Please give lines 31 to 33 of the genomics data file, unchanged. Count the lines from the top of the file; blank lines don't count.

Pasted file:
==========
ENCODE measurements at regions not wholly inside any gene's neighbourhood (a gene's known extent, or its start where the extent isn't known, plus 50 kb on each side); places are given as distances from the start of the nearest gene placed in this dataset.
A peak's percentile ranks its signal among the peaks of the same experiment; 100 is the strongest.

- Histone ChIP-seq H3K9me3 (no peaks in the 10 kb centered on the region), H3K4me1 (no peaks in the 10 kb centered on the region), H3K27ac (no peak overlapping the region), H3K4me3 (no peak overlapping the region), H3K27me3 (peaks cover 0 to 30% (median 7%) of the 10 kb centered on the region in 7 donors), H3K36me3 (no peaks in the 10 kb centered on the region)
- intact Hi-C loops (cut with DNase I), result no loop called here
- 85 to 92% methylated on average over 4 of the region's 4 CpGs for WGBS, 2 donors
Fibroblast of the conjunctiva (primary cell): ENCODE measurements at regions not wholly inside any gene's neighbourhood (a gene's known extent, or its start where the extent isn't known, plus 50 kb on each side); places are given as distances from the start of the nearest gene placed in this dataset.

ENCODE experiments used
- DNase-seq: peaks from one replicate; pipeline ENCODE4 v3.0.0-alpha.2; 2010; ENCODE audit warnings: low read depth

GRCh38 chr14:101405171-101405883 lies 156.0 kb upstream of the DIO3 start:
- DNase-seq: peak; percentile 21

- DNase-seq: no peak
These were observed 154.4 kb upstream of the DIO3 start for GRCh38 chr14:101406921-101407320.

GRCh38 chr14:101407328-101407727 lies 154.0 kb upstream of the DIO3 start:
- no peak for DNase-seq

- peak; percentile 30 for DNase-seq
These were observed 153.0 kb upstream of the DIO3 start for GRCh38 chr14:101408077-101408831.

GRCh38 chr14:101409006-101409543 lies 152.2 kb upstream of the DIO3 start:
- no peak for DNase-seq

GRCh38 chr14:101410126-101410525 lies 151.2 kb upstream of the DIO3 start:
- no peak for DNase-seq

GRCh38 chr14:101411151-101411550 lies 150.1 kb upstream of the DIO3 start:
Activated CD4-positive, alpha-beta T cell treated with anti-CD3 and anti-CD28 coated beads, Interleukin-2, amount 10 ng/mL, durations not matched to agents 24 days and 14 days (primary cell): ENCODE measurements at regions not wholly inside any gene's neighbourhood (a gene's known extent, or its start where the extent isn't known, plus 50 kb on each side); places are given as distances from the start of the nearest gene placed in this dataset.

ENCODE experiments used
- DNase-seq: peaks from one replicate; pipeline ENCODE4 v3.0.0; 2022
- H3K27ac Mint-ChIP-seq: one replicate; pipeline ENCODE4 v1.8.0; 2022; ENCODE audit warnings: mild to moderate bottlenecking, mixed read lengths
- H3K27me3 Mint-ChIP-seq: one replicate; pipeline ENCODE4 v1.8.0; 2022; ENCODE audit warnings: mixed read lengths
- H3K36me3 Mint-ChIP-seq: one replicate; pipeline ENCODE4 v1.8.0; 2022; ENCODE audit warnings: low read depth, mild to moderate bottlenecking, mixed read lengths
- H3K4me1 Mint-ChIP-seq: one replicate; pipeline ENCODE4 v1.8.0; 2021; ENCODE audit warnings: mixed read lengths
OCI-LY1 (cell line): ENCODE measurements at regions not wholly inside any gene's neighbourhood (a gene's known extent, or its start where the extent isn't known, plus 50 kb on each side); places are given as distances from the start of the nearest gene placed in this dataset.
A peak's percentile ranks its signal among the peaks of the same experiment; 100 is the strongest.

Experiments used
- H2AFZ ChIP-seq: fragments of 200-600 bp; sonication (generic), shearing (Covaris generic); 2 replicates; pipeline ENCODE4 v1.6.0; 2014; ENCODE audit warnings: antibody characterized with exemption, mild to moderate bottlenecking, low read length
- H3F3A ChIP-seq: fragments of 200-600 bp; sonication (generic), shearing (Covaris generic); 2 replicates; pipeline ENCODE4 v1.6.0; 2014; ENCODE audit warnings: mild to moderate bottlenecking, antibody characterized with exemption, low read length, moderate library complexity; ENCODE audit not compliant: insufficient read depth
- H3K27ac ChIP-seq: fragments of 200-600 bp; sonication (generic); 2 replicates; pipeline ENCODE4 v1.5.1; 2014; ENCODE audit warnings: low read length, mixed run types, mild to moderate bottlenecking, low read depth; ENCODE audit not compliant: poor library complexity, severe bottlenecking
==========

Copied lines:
Experiments used
- H2AFZ ChIP-seq: fragments of 200-600 bp; sonication (generic), shearing (Covaris generic); 2 replicates; pipeline ENCODE4 v1.6.0; 2014; ENCODE audit warnings: antibody characterized with exemption, mild to moderate bottlenecking, low read length
- H3F3A ChIP-seq: fragments of 200-600 bp; sonication (generic), shearing (Covaris generic); 2 replicates; pipeline ENCODE4 v1.6.0; 2014; ENCODE audit warnings: mild to moderate bottlenecking, antibody characterized with exemption, low read length, moderate library complexity; ENCODE audit not compliant: insufficient read depth